New Mental Health Research 2022
Timely care after hospitalization may not be decisive factor in readmission
June 1, 2022, ARLINGTON, VA—Longer hospital stays for psychiatric treatment may have more influence on readmission within 6 months than receiving timely outpatient care after discharge, a new study suggests.
American researchers looked at data from state-funded or state-operated facilities in six U.S. states, the District of Columbia, and Puerto Rico, focusing on people discharged with a bipolar, unipolar depression, or schizophrenia diagnosis. The researchers assessed how many received outpatient care within the recommended 30 days and how many were readmitted to the hospital one to six months after discharge.
They found that, on average, only 8.8 percent of people discharged with a bipolar diagnosis received outpatient care within 30 days. Among people treated at state facilities, that figure rose to 14 percent. However, receiving timely treatment did not appear to reduce hospital readmissions.
Overall, 11.4 percent of the group with bipolar had a subsequent hospitalization. People who stayed at a state hospital were much less likely to be readmitted than those who stayed at another type of inpatient facility, study authors noted. They concluded that longer median length of stay at state facilities—34 days, versus 7 days at other inpatient facilities—may be an important variable due to more complete symptom resolution on discharge.
The study, which appeared in the journal Psychiatric Quarterly, was entitled “Follow-up psychiatric care and risk of readmission in patients with serious mental illness in state funded or operated facilities.”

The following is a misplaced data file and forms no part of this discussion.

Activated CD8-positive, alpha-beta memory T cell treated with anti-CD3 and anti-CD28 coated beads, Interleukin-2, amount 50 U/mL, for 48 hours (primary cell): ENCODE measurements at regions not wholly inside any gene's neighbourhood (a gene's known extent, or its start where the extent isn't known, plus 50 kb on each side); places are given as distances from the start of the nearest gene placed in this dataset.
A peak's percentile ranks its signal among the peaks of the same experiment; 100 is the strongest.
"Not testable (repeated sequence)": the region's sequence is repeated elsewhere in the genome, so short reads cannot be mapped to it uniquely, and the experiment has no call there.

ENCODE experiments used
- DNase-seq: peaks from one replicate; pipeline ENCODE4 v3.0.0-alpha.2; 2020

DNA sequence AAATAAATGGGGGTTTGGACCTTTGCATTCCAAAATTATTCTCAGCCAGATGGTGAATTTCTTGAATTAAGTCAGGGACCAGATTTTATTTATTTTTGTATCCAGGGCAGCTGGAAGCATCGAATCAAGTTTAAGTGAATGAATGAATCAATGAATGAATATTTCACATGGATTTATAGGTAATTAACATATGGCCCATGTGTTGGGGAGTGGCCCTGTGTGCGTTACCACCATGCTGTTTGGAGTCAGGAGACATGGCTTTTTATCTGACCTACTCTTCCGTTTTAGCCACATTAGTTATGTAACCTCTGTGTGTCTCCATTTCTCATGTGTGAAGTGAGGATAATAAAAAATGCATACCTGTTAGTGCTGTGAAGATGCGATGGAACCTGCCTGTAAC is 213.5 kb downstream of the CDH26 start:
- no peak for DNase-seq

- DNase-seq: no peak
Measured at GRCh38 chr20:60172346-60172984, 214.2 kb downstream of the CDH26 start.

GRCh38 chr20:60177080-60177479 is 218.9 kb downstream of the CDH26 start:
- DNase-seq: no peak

Anxiety linked to sense that sleep is disturbed
July 15, 2022, CARDIFF, United Kingdom—People with bipolar disorder in remission who also have anxiety appear more likely to subjectively report sleep disturbances, according to a new study by British and American researchers.
In self-assessments, study participants reported higher rates of reduced sleep quality. However, six weeks of monitoring using wristwatch-like sensors (actigraphy) didn’t identify worse sleep.
The authors said clinicians should be aware that co-existing anxiety in people with bipolar may increase the risk of experiencing subjective sleep disturbance. In addition, researchers examining associations between sleep and bipolar should also look for evidence of co-existing anxiety.
The study, which appeared in the Journal of Affective Disorders, was entitled “Associations between comorbid anxiety and sleep disturbance in people with bipolar disorder: Findings from actigraphy and subjective sleep measures.”
Bone health at risk in women with bipolar
July 1, 2022, GEELONG, Australia—Women with bipolar disorder appear more likely to have poorer bone health, a new study suggests.